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The U.S. Department of Labor (DOL) announced this week that it has certified 2000 autoworkers making them eligible to apply for Trade Adjustment Assistance (TAA).
According to the Department of Labor, Trade Adjustment Assistance is designed to "... assist individuals who have become unemployed as a result of increased imports from, or shifts in production to, foreign countries. The goal of the Trade Act programs is to help trade-affected workers return to suitable employment as quickly as possible." The DOL certification is just the initial step in the TAA process. The state will contact certified workers with instructions on how to apply for individual benefits and services. Autoworkers applying for the federal assistance could receive re-employment services, occupational skills training, and trade readjustment allowances to assist supplement income. Job search and relocation allowances may also be available.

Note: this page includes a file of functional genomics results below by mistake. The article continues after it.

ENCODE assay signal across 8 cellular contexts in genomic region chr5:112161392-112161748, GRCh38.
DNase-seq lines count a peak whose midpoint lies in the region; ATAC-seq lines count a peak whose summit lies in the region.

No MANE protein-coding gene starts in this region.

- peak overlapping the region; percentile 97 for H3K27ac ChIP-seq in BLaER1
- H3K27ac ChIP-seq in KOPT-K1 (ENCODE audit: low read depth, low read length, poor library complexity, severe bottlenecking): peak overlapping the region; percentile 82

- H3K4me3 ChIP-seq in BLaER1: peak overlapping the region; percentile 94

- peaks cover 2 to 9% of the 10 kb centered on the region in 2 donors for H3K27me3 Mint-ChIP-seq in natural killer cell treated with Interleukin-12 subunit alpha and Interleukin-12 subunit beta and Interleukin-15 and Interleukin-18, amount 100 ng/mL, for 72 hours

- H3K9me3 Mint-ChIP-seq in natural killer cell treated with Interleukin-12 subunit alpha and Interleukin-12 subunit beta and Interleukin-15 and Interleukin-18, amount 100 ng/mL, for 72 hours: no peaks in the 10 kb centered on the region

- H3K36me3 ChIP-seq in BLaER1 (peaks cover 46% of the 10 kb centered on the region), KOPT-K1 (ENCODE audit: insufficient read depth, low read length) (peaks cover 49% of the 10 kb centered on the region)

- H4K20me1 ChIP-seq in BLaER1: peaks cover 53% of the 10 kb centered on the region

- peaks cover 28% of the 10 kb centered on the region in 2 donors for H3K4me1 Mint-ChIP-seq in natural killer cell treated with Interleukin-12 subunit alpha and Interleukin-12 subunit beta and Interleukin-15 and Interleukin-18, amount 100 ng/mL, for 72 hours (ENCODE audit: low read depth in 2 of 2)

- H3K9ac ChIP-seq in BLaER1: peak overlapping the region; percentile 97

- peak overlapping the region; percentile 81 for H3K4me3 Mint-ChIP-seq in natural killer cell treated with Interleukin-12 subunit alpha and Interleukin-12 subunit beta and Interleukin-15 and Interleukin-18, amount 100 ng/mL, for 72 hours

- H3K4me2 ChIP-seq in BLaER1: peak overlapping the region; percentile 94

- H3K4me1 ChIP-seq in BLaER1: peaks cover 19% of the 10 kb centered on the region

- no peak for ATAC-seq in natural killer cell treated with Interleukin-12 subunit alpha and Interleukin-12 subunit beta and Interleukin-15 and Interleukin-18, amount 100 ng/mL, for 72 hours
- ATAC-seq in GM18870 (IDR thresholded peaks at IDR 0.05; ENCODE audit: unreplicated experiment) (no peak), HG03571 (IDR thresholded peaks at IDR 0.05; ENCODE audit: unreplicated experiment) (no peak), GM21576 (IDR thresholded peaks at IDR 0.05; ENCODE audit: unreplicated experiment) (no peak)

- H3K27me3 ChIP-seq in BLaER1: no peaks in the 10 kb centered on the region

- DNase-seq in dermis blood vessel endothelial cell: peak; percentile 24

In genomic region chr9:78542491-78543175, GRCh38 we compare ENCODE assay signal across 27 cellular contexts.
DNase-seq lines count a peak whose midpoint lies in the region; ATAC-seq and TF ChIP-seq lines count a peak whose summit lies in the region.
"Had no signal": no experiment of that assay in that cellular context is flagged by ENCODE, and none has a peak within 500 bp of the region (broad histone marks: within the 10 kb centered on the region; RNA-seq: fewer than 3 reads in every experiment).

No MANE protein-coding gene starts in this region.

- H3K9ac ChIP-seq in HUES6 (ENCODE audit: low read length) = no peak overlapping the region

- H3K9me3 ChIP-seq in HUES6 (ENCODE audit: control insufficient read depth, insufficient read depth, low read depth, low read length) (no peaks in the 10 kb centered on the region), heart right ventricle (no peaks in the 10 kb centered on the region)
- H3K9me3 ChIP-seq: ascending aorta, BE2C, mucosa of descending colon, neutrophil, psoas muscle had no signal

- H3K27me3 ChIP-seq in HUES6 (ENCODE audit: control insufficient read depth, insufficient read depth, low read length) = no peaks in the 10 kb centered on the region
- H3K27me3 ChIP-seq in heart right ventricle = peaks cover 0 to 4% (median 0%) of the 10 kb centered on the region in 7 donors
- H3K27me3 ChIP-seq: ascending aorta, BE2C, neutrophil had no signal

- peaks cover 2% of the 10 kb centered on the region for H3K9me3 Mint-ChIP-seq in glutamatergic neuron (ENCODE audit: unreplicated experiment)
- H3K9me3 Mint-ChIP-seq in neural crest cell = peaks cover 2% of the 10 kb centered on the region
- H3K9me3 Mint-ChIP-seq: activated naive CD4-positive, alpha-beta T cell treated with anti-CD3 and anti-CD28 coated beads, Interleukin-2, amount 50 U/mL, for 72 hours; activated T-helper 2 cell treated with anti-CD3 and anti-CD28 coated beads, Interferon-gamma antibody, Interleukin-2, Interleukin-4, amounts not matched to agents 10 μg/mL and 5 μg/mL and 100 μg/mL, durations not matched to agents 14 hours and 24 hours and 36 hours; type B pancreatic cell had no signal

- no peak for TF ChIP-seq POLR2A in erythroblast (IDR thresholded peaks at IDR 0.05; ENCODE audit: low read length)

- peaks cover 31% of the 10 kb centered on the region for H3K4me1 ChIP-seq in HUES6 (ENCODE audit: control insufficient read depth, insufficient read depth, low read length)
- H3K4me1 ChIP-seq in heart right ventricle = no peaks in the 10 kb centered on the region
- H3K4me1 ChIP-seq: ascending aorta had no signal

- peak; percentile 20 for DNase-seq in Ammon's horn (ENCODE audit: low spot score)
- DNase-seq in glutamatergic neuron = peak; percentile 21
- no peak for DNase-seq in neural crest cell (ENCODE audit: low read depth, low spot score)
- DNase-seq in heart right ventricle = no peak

The workers certified are in Michigan, Indiana, South Carolina, and Mississippi---states that have been hit hard by slumping car sales in the troubled economy.
Workers who are 50 or over also have the option of receiving Re-employment Trade Adjustment Assistance (RTAA) which would give the worker 50% of the difference between an old wage and new wage if the worker finds a new job that pays less than $55,000 and less than the worker earned in the previous job. The worker can collect RTAA for up to two years.
The programs are initiatives aimed at supporting the workers displaced by auto industry-downsizing and providing support and tools to enable the former-autoworkers to find jobs in the changing economy. Retooling the workforce could benefit not only the workers but could also have a positive effect in lifting these areas from sinkholes of unemployment. See the resources below for more information about whether you may qualify for assistance under the Trade Act: